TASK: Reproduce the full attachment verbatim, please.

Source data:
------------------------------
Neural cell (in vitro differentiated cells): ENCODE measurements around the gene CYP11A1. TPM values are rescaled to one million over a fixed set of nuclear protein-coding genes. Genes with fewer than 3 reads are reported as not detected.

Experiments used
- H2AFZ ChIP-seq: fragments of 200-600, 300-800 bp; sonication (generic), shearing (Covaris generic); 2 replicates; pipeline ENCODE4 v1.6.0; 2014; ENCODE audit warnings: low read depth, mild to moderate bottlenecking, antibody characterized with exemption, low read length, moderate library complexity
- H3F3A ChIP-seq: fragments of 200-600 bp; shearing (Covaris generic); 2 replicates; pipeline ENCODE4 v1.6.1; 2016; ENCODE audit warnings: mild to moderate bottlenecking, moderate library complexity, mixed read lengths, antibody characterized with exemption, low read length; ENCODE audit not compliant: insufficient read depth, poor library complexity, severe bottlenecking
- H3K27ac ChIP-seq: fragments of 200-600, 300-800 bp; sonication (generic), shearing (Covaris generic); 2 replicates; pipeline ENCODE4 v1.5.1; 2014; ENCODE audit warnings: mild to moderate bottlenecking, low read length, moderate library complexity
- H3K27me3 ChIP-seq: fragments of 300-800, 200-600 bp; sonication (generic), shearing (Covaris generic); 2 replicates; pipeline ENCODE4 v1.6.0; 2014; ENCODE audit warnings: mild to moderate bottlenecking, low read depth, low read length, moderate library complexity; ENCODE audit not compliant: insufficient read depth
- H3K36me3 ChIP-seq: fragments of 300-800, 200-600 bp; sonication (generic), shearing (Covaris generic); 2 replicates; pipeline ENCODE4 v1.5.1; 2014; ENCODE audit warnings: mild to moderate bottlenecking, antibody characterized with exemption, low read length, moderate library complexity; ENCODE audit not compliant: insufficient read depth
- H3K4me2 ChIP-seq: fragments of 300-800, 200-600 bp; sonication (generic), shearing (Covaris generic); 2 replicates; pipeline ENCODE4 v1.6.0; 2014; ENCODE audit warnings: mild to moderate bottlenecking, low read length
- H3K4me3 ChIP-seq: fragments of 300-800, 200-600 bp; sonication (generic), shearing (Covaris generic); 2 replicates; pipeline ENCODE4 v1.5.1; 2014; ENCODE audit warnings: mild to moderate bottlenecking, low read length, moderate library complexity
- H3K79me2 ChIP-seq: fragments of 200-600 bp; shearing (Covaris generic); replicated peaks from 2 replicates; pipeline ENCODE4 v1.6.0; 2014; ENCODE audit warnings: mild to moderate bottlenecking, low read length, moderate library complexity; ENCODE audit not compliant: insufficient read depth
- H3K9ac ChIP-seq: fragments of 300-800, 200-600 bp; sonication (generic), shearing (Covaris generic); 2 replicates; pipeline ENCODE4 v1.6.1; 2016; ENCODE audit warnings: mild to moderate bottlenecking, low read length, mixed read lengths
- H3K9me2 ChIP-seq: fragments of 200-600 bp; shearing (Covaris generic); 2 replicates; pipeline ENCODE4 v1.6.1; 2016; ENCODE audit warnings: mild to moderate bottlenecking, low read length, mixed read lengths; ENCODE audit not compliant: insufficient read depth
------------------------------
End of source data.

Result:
Neural cell (in vitro differentiated cells): ENCODE measurements around the gene CYP11A1. TPM values are rescaled to one million over a fixed set of nuclear protein-coding genes. Genes with fewer than 3 reads are reported as not detected.

Experiments used
- H2AFZ ChIP-seq: fragments of 200-600, 300-800 bp; sonication (generic), shearing (Covaris generic); 2 replicates; pipeline ENCODE4 v1.6.0; 2014; ENCODE audit warnings: low read depth, mild to moderate bottlenecking, antibody characterized with exemption, low read length, moderate library complexity
- H3F3A ChIP-seq: fragments of 200-600 bp; shearing (Covaris generic); 2 replicates; pipeline ENCODE4 v1.6.1; 2016; ENCODE audit warnings: mild to moderate bottlenecking, moderate library complexity, mixed read lengths, antibody characterized with exemption, low read length; ENCODE audit not compliant: insufficient read depth, poor library complexity, severe bottlenecking
- H3K27ac ChIP-seq: fragments of 200-600, 300-800 bp; sonication (generic), shearing (Covaris generic); 2 replicates; pipeline ENCODE4 v1.5.1; 2014; ENCODE audit warnings: mild to moderate bottlenecking, low read length, moderate library complexity
- H3K27me3 ChIP-seq: fragments of 300-800, 200-600 bp; sonication (generic), shearing (Covaris generic); 2 replicates; pipeline ENCODE4 v1.6.0; 2014; ENCODE audit warnings: mild to moderate bottlenecking, low read depth, low read length, moderate library complexity; ENCODE audit not compliant: insufficient read depth
- H3K36me3 ChIP-seq: fragments of 300-800, 200-600 bp; sonication (generic), shearing (Covaris generic); 2 replicates; pipeline ENCODE4 v1.5.1; 2014; ENCODE audit warnings: mild to moderate bottlenecking, antibody characterized with exemption, low read length, moderate library complexity; ENCODE audit not compliant: insufficient read depth
- H3K4me2 ChIP-seq: fragments of 300-800, 200-600 bp; sonication (generic), shearing (Covaris generic); 2 replicates; pipeline ENCODE4 v1.6.0; 2014; ENCODE audit warnings: mild to moderate bottlenecking, low read length
- H3K4me3 ChIP-seq: fragments of 300-800, 200-600 bp; sonication (generic), shearing (Covaris generic); 2 replicates; pipeline ENCODE4 v1.5.1; 2014; ENCODE audit warnings: mild to moderate bottlenecking, low read length, moderate library complexity
- H3K79me2 ChIP-seq: fragments of 200-600 bp; shearing (Covaris generic); replicated peaks from 2 replicates; pipeline ENCODE4 v1.6.0; 2014; ENCODE audit warnings: mild to moderate bottlenecking, low read length, moderate library complexity; ENCODE audit not compliant: insufficient read depth
- H3K9ac ChIP-seq: fragments of 300-800, 200-600 bp; sonication (generic), shearing (Covaris generic); 2 replicates; pipeline ENCODE4 v1.6.1; 2016; ENCODE audit warnings: mild to moderate bottlenecking, low read length, mixed read lengths
- H3K9me2 ChIP-seq: fragments of 200-600 bp; shearing (Covaris generic); 2 replicates; pipeline ENCODE4 v1.6.1; 2016; ENCODE audit warnings: mild to moderate bottlenecking, low read length, mixed read lengths; ENCODE audit not compliant: insufficient read depth